mailing list archives
RE: Web Traffic Security and Eavesdropping
From: "David Gillett" <gillettdavid () fhda edu>
Date: Wed, 12 Nov 2008 11:04:27 -0800
I think it was less than two months ago that there was an alert
about rogue routers spoofing BGP info in order to get traffic for
a chosen destination network sent to an attacker. I seem to
recall seeing a rootkit for IOS talked about as well. Or of
course there could be an insider at an ISP -- perhaps a transit
carrier with no contractual obligation to either endpoint.
Sending sensitive information across the Internet unencrypted
is like mailing it on a postcard. Postal employees are, on the
whole, honourable and honest -- but all it takes is one, somewhere,
or somebody willing and able to get into a mailbox....
From: mojorising [mailto:moj0rising () aim com]
Sent: Monday, November 10, 2008 5:16 PM
To: security-basics () securityfocus com
Subject: Web Traffic Security and Eavesdropping
Hi, there. We all know many web sites out there encrypt
connections with SSL to prevent eavesdropping on user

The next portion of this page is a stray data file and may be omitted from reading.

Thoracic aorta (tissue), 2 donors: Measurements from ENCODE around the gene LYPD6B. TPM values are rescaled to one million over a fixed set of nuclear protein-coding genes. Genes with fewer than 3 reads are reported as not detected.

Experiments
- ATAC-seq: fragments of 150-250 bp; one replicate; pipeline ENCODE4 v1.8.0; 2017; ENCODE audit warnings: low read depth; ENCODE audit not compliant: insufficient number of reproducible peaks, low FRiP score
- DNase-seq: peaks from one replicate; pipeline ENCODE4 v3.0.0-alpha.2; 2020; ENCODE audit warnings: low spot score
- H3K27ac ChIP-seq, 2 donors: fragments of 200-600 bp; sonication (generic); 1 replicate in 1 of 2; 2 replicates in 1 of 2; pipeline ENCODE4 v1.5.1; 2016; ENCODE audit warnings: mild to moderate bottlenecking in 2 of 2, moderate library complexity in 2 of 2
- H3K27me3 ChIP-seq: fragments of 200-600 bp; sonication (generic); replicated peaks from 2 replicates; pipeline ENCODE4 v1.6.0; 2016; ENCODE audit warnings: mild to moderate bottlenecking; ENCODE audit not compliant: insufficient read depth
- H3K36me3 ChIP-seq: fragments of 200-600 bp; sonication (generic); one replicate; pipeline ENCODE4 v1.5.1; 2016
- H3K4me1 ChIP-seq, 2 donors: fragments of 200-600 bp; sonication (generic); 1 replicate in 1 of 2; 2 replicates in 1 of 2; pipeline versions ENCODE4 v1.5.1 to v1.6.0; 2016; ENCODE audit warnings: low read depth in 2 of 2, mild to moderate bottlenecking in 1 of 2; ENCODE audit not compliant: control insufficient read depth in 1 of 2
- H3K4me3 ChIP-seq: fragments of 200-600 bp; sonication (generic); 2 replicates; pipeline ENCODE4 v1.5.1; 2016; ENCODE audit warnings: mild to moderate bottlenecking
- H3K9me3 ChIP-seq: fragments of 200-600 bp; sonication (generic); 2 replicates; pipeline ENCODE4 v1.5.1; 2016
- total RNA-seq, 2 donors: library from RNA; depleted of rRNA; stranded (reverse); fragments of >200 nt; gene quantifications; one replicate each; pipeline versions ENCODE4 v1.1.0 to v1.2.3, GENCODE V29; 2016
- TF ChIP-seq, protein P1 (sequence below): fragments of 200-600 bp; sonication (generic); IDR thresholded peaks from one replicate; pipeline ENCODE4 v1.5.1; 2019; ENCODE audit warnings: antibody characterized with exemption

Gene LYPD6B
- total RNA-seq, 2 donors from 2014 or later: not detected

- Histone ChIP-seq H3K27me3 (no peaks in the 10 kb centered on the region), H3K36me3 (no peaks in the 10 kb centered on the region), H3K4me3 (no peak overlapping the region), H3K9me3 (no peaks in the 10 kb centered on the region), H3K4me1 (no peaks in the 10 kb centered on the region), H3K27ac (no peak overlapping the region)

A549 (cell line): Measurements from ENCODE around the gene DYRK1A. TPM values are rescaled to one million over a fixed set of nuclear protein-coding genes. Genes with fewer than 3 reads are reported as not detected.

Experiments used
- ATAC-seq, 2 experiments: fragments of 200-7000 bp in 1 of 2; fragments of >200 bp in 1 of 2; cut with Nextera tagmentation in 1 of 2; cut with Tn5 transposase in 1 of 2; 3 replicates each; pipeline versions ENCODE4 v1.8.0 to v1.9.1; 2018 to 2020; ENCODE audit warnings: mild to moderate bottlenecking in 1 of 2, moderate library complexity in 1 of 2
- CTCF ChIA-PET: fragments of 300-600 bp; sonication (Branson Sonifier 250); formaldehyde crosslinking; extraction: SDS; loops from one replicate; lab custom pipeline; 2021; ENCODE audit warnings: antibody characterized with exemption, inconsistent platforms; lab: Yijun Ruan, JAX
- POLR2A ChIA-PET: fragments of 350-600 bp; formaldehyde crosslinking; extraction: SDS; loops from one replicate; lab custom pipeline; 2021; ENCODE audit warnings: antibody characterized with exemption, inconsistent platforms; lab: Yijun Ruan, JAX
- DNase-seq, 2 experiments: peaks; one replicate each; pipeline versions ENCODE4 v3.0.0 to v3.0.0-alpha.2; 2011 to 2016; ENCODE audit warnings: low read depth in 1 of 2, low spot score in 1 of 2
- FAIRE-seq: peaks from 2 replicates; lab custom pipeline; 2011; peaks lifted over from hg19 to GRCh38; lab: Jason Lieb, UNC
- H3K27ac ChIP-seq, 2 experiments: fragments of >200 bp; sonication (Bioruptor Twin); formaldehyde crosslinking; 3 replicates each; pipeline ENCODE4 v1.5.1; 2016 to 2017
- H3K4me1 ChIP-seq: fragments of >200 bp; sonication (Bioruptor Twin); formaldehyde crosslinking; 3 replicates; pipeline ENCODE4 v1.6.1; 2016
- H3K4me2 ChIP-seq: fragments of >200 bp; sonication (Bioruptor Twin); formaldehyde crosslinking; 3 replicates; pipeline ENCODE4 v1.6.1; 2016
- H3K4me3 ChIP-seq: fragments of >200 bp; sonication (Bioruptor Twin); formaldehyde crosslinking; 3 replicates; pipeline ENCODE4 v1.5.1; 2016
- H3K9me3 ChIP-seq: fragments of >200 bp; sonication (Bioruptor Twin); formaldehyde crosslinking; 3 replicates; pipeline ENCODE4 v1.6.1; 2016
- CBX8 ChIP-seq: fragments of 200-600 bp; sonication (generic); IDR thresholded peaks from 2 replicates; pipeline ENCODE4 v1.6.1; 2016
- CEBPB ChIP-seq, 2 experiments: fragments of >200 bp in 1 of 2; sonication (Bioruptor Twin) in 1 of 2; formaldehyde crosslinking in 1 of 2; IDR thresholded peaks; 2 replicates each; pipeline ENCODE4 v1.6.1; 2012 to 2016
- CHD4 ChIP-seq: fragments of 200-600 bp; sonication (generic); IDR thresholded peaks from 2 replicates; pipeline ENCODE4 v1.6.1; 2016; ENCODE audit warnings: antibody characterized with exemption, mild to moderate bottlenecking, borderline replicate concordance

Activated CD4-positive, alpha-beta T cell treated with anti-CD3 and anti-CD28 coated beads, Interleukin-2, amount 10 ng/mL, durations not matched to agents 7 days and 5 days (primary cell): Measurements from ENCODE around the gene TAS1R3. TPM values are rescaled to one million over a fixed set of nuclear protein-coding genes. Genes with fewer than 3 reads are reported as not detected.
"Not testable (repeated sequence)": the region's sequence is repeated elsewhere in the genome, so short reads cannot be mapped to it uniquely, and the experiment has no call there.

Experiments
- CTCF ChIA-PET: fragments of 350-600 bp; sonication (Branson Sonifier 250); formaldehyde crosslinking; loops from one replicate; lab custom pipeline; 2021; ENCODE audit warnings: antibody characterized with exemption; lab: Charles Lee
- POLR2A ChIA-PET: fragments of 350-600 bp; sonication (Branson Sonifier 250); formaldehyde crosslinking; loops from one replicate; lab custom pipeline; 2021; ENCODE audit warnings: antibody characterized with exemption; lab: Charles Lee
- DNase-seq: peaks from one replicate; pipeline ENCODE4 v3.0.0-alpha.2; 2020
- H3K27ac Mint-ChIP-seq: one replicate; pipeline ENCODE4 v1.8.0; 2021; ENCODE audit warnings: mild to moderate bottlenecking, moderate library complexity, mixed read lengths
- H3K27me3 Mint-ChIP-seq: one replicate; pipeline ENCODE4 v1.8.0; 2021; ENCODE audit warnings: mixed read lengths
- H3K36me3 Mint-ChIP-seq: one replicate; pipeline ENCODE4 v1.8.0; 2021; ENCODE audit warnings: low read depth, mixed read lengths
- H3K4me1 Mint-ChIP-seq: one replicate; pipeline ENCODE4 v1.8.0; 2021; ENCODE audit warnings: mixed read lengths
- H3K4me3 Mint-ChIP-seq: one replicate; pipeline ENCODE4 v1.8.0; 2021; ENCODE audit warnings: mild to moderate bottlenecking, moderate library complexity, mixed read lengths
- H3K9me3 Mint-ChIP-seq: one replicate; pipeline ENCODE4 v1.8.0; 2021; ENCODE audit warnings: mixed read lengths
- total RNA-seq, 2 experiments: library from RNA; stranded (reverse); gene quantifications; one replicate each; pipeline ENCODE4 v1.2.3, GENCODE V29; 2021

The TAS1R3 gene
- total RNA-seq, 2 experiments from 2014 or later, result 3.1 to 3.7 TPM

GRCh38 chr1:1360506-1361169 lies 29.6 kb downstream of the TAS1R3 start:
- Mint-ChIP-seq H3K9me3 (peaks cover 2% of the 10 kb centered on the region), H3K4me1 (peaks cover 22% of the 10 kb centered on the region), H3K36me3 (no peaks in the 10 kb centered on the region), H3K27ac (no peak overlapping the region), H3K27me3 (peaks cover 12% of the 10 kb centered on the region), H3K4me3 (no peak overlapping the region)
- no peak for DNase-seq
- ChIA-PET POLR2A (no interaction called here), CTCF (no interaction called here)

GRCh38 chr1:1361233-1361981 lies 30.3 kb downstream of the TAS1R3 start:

sessions. In a conversation about this today while securing
web services/ applications of one of our sites, a friend
asked how such a thing is possible if the eavesdropper is not
on the same network as the end-user or server being watched.
I couldn't provide a very good answer and was wondering if
anyone out there could. We know how easy it would be if you
were on the same network or had access to one of the nodes on
either end or even, perhaps, a switch or router, etc in
between those two points.
Basically, the question is, can someone out there in the big,
bad, internet somehow watch all traffic going to and from
another node on the internet (like a web server for example)
without being on the same local network as the node they are
watching? I'm quite sure the answer to this is yes and if
yes, then how is it done?
RE: Web Traffic Security and Eavesdropping David Gillett (Nov 12)
Re: Web Traffic Security and Eavesdropping Adam Pal (Nov 17)